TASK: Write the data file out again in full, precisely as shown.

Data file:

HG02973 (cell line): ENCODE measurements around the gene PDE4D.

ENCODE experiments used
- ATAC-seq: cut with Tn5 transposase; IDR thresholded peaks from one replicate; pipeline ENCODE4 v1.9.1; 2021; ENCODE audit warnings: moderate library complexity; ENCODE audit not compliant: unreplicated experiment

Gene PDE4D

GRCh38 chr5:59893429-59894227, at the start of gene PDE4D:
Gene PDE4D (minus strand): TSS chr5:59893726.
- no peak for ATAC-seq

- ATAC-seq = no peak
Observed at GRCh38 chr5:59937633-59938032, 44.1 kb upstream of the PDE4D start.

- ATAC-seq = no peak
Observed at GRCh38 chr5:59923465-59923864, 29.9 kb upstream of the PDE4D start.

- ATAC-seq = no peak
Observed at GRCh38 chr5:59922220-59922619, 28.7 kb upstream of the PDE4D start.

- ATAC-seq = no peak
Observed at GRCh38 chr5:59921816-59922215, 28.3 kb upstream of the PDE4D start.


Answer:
HG02973 (cell line): ENCODE measurements around the gene PDE4D.

ENCODE experiments used
- ATAC-seq: cut with Tn5 transposase; IDR thresholded peaks from one replicate; pipeline ENCODE4 v1.9.1; 2021; ENCODE audit warnings: moderate library complexity; ENCODE audit not compliant: unreplicated experiment

Gene PDE4D

GRCh38 chr5:59893429-59894227, at the start of gene PDE4D:
Gene PDE4D (minus strand): TSS chr5:59893726.
- no peak for ATAC-seq

- ATAC-seq = no peak
Observed at GRCh38 chr5:59937633-59938032, 44.1 kb upstream of the PDE4D start.

- ATAC-seq = no peak
Observed at GRCh38 chr5:59923465-59923864, 29.9 kb upstream of the PDE4D start.

- ATAC-seq = no peak
Observed at GRCh38 chr5:59922220-59922619, 28.7 kb upstream of the PDE4D start.

- ATAC-seq = no peak
Observed at GRCh38 chr5:59921816-59922215, 28.3 kb upstream of the PDE4D start.